Queen Victoria – Foreword


The Winter in Nice. Queen Victoria loved the flower festival where she could throw flowers at the handsome young army officers in their colourful uniforms. The Queen went to many festivals, including the festival of the gourds, where she bought the prettily decorated fruit. Poster by Alexis Mossa around 1890.


Asa Briggs

I was glad to be asked to write a foreword to this delightful book, which speaks entirely for itself. Both as a historian of Victorian Britain and as President of the Victorian Society I am interested in any study of the Queen which pushes from Britain across the Channel – or across the Atlantic or to India. The Queen has to be placed in more than a British setting.

I know too that it is the detail in Victorian Britain and in the Queen’s own long life, discovered only through research, which is more revealing and significant than generalisations. Far too many of these are made on the basis of secondarv evidence.

The Oueen’s attitudes towards Germany, which were inextricably bound up with her loving relationship with Albert, the Prince Consort, have often been studied both by biographers and by historians. Her attitudes towards France have now been skilfully and sensitively disentangled by Michael Nelson. She already knew Paris and north of France before she first travelled to the Riviera in 1882 with no Albert to guide her, and it was in the Riviera that she held important conversations with her last Prime Minister, Lord Salisbury, between 1896 and 1899. Gladstone, who died in 1898, always preferred Biarritz. Atlantic versus Mediterranean is a major theme in travel history, and the Queen played her part in this. She publicised the Riviera.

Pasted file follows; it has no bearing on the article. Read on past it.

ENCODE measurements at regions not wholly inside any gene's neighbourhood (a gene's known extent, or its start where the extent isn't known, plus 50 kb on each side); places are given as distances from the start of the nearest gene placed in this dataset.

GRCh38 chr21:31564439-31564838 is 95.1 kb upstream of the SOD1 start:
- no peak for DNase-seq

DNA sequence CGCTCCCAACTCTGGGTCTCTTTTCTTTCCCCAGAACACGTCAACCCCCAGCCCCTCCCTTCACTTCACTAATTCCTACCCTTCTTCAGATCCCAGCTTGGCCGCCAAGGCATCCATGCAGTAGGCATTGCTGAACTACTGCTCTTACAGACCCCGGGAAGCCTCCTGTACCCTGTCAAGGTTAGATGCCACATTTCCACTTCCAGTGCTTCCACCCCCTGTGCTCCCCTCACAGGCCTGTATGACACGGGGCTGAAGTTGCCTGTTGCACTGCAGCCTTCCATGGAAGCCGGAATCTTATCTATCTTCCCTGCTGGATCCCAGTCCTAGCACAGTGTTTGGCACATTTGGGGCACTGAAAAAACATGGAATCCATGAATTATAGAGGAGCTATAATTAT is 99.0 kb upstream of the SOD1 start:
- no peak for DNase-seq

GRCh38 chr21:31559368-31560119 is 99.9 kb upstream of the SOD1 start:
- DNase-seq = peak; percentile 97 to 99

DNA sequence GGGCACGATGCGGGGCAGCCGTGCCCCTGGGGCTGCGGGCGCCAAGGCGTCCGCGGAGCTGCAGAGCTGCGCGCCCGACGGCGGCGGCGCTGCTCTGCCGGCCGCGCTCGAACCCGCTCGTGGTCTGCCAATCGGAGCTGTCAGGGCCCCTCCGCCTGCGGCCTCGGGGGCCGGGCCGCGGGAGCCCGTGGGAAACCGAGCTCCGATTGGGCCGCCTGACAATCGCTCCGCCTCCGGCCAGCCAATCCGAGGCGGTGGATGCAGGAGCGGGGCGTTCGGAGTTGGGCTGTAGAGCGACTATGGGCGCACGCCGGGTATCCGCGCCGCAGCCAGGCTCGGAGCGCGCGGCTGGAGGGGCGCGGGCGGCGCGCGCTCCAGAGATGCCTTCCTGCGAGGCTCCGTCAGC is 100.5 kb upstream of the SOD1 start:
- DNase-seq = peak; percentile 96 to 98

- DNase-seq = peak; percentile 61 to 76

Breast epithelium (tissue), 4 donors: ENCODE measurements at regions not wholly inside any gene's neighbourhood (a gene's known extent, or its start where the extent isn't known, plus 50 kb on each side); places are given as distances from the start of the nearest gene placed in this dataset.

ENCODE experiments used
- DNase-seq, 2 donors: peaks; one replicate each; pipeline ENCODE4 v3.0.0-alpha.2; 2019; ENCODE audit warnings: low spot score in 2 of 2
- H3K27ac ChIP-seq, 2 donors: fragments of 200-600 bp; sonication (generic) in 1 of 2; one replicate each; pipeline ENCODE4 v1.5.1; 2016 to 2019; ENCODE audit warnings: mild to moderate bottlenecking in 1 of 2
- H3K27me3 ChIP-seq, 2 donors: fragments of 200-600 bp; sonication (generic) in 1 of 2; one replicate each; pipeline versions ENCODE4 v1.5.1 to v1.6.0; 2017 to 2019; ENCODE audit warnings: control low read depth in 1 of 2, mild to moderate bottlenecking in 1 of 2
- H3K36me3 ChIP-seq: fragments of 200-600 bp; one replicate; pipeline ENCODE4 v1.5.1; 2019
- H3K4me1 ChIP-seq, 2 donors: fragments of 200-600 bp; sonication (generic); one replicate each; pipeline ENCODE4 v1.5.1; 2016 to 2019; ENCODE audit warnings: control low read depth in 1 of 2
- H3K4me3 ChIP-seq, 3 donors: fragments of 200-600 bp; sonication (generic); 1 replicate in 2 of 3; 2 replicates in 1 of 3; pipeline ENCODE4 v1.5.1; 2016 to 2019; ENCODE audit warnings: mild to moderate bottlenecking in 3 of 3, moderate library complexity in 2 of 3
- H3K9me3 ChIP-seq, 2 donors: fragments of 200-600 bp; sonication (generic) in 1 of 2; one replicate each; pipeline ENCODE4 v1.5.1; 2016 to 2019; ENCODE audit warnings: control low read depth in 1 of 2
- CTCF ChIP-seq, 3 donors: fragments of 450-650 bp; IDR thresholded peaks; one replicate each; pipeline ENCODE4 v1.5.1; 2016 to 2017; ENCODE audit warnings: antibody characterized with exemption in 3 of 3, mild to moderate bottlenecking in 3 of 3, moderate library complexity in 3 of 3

Michael Nelson fully appreciates the subtle relationships between the private and the public even in the life of imperial sovereigns, and his highly readable book will interest different kinds of reader. For me it is rich in texture, as, I believe, it will be for them. We begin by accompanying the `Queen of Balmoral’ on a Channel crossing in a yacht called the Victoria and Albert before joining her in a special train across France; and we end in Nice, invigorated but not exhausted, ready to accompany her home after her last and longest visit. Appropriately she had left behind a bridge in Nice which she had opened. Bridges symbolise bringing together. Edward VII should not have the only credit for building them.

The Victorian Society

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Introduction     Foreword      Synthèse     Contents     Recommended      The Launch     Wine     Reviews     Contact      Follow the Footsteps of the Queen Victoria on the Riviera